My mother kept all the important stuff from when I was a kid. Like this letter I wrote to her. She knew I would have a need for it. Like now. She was smart that way.
From the looks of it, I hadn't learned the correct form of letter writing yet. I also hadn't learned how to be very diplomatic either. Well, maybe a little. I started out thanking my mom for some gifts I apparently received. I remember the "Shoop-Shoop Hula Hoop". I don't remember the "hair like Beth". We had a neighbor named Beth. She had long flowing locks. I had a cropped pixie cut. Maybe I asked for hair like her. I don't remember what I got. Maybe a little kid's wig? I don't know.
Legend has it that my hair was unmanageable - so much so - that my nickname was, "Barb Wire Head". I have no idea why. I was bald as a billiard ball for quite some time and then when I did grow hair it was fairly normal looking as far as I can tell from old photos. It's just another tall tale and half truth from my childhood that I live with daily.
It appears that I was grasping at straws with this letter. I thanked my mom for "the bow on a lamb". We never owned a lamb. We lived in the suburbs. Owning farm animals was illegal. Maybe it was a cutlet frill from a rack of lamb. I do thank her for dinner so maybe that's what it was. Or maybe I was just making stuff up to confuse her.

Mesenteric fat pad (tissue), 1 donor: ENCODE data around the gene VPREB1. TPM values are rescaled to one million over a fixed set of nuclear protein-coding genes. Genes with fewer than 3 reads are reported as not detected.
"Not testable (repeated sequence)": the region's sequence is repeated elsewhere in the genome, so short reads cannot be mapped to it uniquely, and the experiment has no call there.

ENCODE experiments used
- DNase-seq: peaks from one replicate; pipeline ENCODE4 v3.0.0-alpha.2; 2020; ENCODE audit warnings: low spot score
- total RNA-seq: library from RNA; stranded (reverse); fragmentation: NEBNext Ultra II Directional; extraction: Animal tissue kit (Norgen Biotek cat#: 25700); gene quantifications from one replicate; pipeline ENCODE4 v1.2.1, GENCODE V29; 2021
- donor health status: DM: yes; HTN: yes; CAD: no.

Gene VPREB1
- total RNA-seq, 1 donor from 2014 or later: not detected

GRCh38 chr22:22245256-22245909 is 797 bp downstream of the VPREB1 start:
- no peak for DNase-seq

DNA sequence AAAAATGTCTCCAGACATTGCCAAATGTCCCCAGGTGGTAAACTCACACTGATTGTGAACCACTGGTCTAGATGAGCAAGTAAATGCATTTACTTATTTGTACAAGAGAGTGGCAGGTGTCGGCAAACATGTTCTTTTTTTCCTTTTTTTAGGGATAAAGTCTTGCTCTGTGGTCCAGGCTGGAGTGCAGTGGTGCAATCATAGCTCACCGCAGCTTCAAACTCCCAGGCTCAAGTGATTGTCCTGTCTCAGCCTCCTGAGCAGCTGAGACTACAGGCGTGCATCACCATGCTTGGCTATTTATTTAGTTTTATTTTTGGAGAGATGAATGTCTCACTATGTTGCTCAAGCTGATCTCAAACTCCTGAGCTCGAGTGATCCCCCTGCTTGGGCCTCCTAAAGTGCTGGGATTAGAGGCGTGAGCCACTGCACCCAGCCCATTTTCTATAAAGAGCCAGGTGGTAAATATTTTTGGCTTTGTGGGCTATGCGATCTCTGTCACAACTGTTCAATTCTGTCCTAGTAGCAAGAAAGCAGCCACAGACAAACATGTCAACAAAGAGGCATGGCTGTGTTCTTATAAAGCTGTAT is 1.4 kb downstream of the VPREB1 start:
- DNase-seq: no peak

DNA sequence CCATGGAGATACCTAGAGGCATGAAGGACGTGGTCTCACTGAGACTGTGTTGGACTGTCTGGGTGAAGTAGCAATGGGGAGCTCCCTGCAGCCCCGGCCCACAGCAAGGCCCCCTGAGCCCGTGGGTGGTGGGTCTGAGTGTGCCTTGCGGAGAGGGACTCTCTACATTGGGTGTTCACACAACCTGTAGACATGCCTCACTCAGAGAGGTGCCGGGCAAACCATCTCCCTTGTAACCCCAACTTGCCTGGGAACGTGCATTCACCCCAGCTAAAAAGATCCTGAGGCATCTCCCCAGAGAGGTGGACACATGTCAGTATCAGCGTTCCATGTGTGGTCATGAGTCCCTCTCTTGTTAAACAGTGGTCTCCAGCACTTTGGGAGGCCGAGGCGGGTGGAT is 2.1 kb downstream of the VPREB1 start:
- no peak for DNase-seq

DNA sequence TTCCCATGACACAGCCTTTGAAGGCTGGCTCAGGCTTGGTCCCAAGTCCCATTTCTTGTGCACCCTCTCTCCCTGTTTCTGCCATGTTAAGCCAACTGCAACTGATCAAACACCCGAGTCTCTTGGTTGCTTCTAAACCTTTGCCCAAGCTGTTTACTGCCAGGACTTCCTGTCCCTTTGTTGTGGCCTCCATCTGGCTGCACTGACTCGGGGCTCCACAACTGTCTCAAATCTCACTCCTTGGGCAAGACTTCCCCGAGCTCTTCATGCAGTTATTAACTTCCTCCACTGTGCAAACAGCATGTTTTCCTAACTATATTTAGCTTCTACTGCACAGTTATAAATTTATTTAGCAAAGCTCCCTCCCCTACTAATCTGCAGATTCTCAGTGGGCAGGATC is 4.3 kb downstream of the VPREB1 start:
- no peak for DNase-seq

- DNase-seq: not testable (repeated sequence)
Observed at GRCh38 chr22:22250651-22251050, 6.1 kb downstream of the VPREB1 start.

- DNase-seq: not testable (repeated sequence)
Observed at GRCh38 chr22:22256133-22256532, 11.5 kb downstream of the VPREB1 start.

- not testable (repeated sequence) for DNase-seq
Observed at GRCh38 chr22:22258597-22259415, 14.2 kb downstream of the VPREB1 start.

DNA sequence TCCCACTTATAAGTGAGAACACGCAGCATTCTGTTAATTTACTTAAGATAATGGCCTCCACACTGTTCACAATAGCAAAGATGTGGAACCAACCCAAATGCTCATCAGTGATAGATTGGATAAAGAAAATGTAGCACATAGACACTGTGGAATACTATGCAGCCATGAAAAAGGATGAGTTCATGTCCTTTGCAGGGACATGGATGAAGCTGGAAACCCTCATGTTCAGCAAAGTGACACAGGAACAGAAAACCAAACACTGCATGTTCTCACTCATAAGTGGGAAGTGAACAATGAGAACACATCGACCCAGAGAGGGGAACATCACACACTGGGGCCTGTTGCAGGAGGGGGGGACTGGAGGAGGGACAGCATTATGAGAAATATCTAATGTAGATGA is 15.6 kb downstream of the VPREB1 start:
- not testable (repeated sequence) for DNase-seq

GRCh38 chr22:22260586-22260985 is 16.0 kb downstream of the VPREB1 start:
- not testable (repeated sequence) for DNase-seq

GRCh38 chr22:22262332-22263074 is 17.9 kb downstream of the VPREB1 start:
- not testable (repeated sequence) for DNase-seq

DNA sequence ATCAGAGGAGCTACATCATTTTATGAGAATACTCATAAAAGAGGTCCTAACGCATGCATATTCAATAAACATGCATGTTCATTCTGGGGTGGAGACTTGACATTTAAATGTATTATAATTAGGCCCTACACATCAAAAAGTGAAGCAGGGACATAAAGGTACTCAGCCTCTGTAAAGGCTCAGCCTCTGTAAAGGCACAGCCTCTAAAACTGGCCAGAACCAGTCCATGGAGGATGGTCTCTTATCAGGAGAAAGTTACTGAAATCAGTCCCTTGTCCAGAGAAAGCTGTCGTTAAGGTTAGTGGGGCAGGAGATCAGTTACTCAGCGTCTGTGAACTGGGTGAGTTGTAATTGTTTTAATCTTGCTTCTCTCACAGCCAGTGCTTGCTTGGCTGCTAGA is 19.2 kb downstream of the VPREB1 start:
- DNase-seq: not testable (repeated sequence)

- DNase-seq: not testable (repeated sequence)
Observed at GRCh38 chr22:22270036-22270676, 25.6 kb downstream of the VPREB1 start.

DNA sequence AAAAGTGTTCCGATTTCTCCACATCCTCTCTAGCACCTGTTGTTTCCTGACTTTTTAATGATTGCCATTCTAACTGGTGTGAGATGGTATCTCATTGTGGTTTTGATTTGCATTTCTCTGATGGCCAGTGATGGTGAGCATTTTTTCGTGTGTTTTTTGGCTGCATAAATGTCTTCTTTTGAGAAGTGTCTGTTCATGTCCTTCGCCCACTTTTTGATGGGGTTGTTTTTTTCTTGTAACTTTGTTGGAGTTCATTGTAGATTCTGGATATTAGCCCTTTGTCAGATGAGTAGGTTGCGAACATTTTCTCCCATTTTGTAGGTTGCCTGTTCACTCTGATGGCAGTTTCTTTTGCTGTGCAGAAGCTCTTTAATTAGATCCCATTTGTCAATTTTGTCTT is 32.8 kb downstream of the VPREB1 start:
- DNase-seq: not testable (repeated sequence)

I can look back in time and see myself sitting at my desk in my room, chewing on the end of a pencil, playing with my hair like Beth, admiring the bow on the lamb and twirling my hula hoop as my mind works furiously, trying to drum up any little thing I can be grateful for so I can get to the point. Reaching into the depths of my soul and pulling out my last desperate measure and writing down my last compliment before I requested that she remain nice to me until the day she dies.
I'd say that was a reasonable request. She had three other kids she could take her frustrations out on. She could bestow all her niceness on me. I was the third kid. The third girl. The last one in a line of girls before my brother was born. The one who made her laugh. The one who wrote letters asking her to do the impossible and believing she would. That was when life was simple . . .